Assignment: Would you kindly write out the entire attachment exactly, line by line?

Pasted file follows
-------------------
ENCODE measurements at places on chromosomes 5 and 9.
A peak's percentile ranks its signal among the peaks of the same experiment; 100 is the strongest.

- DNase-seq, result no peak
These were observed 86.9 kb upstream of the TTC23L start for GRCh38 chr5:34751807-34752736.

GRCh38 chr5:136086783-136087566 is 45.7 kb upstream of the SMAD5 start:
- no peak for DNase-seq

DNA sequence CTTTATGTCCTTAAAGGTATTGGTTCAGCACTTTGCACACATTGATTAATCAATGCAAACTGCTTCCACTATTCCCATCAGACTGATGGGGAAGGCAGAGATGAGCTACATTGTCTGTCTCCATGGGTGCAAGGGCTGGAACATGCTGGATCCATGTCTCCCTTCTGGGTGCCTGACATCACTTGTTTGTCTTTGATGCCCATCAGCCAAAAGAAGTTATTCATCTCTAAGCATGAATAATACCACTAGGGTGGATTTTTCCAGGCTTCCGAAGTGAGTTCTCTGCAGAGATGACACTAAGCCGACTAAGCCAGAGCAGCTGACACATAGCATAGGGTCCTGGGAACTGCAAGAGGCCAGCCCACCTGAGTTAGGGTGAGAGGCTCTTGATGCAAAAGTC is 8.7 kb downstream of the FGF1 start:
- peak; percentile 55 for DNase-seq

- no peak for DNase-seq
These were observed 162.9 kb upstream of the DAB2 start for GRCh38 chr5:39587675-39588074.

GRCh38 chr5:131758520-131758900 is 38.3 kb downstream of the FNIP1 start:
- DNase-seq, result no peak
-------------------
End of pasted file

ENCODE measurements at places on chromosomes 5 and 9.
A peak's percentile ranks its signal among the peaks of the same experiment; 100 is the strongest.

- DNase-seq, result no peak
These were observed 86.9 kb upstream of the TTC23L start for GRCh38 chr5:34751807-34752736.

GRCh38 chr5:136086783-136087566 is 45.7 kb upstream of the SMAD5 start:
- no peak for DNase-seq

DNA sequence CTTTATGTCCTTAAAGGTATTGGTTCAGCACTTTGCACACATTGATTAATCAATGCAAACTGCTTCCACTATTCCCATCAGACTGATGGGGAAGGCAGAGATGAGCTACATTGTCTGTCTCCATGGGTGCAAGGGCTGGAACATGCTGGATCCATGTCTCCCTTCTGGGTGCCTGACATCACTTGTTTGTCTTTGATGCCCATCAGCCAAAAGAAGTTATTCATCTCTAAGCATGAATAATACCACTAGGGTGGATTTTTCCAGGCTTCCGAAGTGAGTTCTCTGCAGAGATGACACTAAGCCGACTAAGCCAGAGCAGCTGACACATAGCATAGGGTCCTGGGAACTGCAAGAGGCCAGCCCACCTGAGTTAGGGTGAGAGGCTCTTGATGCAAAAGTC is 8.7 kb downstream of the FGF1 start:
- peak; percentile 55 for DNase-seq

- no peak for DNase-seq
These were observed 162.9 kb upstream of the DAB2 start for GRCh38 chr5:39587675-39588074.

GRCh38 chr5:131758520-131758900 is 38.3 kb downstream of the FNIP1 start:
- DNase-seq, result no peak